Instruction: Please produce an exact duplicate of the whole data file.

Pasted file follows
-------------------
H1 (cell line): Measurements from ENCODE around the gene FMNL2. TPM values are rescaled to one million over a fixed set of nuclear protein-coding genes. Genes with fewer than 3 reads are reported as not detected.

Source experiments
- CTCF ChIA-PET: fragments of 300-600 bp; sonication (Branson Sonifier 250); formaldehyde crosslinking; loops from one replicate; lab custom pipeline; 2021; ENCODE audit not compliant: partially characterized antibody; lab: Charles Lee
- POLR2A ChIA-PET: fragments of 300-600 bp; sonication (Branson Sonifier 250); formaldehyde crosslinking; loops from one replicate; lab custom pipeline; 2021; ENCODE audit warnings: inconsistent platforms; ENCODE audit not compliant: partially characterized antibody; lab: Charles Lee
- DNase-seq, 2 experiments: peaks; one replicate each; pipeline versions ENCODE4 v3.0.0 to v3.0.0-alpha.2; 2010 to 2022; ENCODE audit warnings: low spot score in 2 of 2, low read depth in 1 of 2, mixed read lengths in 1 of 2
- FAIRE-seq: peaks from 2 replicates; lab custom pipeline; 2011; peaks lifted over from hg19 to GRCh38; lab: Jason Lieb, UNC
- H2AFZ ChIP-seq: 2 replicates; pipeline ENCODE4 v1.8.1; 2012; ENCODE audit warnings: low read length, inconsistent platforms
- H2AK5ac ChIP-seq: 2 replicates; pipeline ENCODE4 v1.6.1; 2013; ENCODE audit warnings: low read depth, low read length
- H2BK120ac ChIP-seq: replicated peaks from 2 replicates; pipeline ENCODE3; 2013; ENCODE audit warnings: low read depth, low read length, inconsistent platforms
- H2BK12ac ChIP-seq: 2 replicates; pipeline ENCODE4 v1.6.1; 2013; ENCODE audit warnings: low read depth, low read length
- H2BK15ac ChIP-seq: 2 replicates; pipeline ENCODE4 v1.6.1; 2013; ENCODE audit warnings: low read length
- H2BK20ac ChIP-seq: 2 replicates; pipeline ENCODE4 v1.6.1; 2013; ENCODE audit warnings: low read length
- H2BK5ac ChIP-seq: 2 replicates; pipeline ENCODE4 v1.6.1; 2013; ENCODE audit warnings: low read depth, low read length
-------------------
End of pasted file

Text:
H1 (cell line): Measurements from ENCODE around the gene FMNL2. TPM values are rescaled to one million over a fixed set of nuclear protein-coding genes. Genes with fewer than 3 reads are reported as not detected.

Source experiments
- CTCF ChIA-PET: fragments of 300-600 bp; sonication (Branson Sonifier 250); formaldehyde crosslinking; loops from one replicate; lab custom pipeline; 2021; ENCODE audit not compliant: partially characterized antibody; lab: Charles Lee
- POLR2A ChIA-PET: fragments of 300-600 bp; sonication (Branson Sonifier 250); formaldehyde crosslinking; loops from one replicate; lab custom pipeline; 2021; ENCODE audit warnings: inconsistent platforms; ENCODE audit not compliant: partially characterized antibody; lab: Charles Lee
- DNase-seq, 2 experiments: peaks; one replicate each; pipeline versions ENCODE4 v3.0.0 to v3.0.0-alpha.2; 2010 to 2022; ENCODE audit warnings: low spot score in 2 of 2, low read depth in 1 of 2, mixed read lengths in 1 of 2
- FAIRE-seq: peaks from 2 replicates; lab custom pipeline; 2011; peaks lifted over from hg19 to GRCh38; lab: Jason Lieb, UNC
- H2AFZ ChIP-seq: 2 replicates; pipeline ENCODE4 v1.8.1; 2012; ENCODE audit warnings: low read length, inconsistent platforms
- H2AK5ac ChIP-seq: 2 replicates; pipeline ENCODE4 v1.6.1; 2013; ENCODE audit warnings: low read depth, low read length
- H2BK120ac ChIP-seq: replicated peaks from 2 replicates; pipeline ENCODE3; 2013; ENCODE audit warnings: low read depth, low read length, inconsistent platforms
- H2BK12ac ChIP-seq: 2 replicates; pipeline ENCODE4 v1.6.1; 2013; ENCODE audit warnings: low read depth, low read length
- H2BK15ac ChIP-seq: 2 replicates; pipeline ENCODE4 v1.6.1; 2013; ENCODE audit warnings: low read length
- H2BK20ac ChIP-seq: 2 replicates; pipeline ENCODE4 v1.6.1; 2013; ENCODE audit warnings: low read length
- H2BK5ac ChIP-seq: 2 replicates; pipeline ENCODE4 v1.6.1; 2013; ENCODE audit warnings: low read depth, low read length